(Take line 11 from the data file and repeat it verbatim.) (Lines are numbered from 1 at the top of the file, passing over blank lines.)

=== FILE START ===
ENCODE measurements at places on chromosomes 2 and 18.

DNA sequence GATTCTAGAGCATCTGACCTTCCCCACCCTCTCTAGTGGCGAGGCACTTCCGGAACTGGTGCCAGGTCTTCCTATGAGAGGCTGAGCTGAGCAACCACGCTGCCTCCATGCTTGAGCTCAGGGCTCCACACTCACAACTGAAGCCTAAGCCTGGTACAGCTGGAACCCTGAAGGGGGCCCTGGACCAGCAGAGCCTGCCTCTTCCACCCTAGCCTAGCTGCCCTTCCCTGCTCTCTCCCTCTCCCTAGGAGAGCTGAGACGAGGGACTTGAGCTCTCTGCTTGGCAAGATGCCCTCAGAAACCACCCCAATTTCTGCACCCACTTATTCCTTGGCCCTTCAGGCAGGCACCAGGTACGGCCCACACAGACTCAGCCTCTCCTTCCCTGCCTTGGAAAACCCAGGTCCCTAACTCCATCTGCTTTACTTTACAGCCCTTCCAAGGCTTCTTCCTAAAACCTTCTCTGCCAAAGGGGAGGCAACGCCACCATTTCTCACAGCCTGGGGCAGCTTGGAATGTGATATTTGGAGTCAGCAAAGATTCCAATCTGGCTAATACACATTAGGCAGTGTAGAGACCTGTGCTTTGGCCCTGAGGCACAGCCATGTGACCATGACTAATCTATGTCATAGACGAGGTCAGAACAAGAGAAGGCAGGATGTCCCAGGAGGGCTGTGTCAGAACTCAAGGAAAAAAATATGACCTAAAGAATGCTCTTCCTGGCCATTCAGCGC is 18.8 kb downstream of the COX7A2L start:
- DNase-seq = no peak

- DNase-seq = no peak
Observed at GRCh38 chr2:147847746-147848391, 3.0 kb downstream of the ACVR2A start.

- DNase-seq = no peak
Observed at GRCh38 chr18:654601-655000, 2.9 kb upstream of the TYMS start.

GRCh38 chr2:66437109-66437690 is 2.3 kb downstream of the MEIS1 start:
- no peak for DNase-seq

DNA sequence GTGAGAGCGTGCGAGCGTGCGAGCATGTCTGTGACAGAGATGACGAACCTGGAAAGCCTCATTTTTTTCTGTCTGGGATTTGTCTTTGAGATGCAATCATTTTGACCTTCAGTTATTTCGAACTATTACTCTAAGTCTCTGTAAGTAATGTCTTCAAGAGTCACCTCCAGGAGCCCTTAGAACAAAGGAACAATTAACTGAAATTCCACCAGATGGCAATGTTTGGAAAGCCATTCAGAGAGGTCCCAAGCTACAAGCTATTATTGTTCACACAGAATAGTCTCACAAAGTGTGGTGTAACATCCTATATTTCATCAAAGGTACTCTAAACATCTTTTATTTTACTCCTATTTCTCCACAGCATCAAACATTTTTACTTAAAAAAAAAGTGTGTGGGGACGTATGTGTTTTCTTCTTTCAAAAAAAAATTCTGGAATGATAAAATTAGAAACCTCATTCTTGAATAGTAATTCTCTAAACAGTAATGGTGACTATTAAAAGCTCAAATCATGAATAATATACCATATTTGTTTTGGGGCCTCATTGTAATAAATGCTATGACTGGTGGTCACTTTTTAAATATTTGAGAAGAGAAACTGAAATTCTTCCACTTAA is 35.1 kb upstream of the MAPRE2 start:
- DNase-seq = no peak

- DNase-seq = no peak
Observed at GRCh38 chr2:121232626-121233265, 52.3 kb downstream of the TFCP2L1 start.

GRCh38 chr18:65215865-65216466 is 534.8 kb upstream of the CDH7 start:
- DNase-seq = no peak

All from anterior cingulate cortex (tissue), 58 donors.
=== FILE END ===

- DNase-seq = no peak